@(task(function * () {}).restartable())
myTask!;

I believe, the code above:

  1. Instantiates a task properly.
  2. Lets the TypeScript know the correct type.
  3. Uses vanilla ember-concurrency, does not require any extra dependencies.
  4. Works already, does not require any extra work to be done.

You can even provide a custom return type:

myTask!: Task<Product>;

Why the above does not work for you and why do you want to change it for the code below? What's the gain?

@restartableTask
myTask = task(function * () {});

@chriskrycho
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@chriskrycho chriskrycho commented Oct 12, 2019

Thanks for the question, @lolmaus 鈥 this is a good chance to explain for other folks as well.

Can you guys please explain why you need this over using plain task CP macro from ember-concurrency as a decorator:

@(task(function * () {}).restartable())
myTask!;

I believe, the code above:

  1. Instantiates a task properly.
  2. Lets the TypeScript know the correct type.
  3. Uses vanilla ember-concurrency, does not require any extra dependencies.
  4. Works already, does not require any extra work to be done.

Of these, (1), (3), and (4) are correct, but (3) and (4) are correct only in a trivial sense because (2) is quite wrong. There is no type at all here for TypeScript: it鈥檚 implicitly typed as any. TypeScript has never supported changing the type of a class property with a decorator, and will certainly not do so at least until the decorators proposal reaches Stage 3. (They may never do so.)

What this means is that you have to specify the Task type on the property, as in your suggestion:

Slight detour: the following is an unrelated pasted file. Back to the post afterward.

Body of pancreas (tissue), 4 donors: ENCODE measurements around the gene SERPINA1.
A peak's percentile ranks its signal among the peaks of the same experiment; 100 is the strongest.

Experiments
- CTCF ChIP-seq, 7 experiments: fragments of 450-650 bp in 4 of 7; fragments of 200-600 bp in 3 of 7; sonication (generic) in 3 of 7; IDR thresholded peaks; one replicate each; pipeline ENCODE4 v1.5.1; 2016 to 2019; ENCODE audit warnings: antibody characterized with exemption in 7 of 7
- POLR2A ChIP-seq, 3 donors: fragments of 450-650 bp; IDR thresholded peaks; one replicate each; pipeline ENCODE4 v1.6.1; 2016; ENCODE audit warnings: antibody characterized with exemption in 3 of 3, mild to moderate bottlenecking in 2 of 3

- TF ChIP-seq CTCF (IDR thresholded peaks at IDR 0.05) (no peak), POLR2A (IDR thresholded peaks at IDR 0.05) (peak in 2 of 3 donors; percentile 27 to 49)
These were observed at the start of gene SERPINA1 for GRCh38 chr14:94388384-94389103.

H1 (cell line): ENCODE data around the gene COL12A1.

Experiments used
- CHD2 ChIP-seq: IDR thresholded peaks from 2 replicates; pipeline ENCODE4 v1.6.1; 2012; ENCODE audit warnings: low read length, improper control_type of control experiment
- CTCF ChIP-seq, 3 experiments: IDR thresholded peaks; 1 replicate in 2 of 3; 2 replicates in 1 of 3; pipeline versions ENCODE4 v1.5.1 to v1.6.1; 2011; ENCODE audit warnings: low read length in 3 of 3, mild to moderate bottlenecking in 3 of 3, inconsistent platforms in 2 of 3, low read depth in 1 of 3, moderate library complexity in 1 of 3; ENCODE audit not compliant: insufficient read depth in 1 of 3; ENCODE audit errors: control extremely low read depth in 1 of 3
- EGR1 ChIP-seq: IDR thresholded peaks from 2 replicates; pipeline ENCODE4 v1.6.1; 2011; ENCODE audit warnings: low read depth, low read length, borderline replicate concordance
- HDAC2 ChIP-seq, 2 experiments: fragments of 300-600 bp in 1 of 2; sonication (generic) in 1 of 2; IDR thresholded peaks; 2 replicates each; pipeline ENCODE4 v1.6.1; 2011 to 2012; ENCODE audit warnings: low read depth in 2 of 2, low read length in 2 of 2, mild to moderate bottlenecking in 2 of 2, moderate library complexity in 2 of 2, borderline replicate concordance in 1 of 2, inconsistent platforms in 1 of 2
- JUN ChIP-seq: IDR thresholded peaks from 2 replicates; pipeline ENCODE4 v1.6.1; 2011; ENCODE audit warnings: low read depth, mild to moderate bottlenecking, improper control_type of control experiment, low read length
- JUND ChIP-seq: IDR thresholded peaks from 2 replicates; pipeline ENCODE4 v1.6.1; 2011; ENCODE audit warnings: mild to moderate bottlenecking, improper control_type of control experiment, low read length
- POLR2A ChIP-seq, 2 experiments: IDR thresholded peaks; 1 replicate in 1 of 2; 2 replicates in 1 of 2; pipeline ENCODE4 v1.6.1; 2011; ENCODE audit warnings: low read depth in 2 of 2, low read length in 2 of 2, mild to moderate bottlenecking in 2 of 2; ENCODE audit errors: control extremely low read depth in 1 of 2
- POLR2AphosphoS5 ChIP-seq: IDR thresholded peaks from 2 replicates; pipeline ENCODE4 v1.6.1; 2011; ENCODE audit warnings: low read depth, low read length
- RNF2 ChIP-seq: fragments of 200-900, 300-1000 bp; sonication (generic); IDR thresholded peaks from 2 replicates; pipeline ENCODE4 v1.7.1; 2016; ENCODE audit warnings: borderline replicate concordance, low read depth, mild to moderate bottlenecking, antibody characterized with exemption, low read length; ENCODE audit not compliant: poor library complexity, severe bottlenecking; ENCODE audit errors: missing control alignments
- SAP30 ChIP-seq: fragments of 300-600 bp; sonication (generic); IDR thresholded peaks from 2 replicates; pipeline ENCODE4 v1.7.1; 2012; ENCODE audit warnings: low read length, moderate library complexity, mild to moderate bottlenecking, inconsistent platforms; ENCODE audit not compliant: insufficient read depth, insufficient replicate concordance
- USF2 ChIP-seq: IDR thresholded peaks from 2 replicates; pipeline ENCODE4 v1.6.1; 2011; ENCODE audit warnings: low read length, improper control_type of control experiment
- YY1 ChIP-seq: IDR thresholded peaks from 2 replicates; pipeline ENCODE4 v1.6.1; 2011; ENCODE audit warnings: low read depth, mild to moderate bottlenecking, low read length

You can even provide a custom return type:

myTask!: Task<Product>;

Why the above does not work for you and why do you want to change it for the code below? What's the gain?

@restartableTask
myTask = task(function * () {});

The problem with doing as you suggest is that there鈥檚 a total decoupling between the type declaration and the actual function supplied. You can easily make a mistake even when first writing the task; more problematically, it鈥檒l keep compiling just fine if you later need to make the yielded type of the Task be Product | null鈥 and then you鈥檙e getting a Cannot access property price on null error at runtime! 馃槩

What we actually want is to be able to have TypeScript check our code without our doing extra work when writing app code鈥攖hat is, to do a bit of extra work on the library end so that users can just write fairly normal code and have the types always get checked and never get out of sync. That鈥檚 what this proposal does!

@lolmaus
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@lolmaus lolmaus commented Oct 14, 2019

Thank you for clarifications, @chriskrycho.

@BryanCrotaz
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@BryanCrotaz BryanCrotaz commented Mar 25, 2020

any progress on this? ember-concurrency + typescript is the source of almost all my build errors

@jamescdavis
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@jamescdavis jamescdavis commented Jul 8, 2020

@maxfierke @machty @chancancode IMHO we can now close this as https://github.com/chancancode/ember-concurrency-ts#alternate-usage-of-taskfor now provides the same functionality and is a migration path for anyone who jumped on v1.1.0-alpha.1.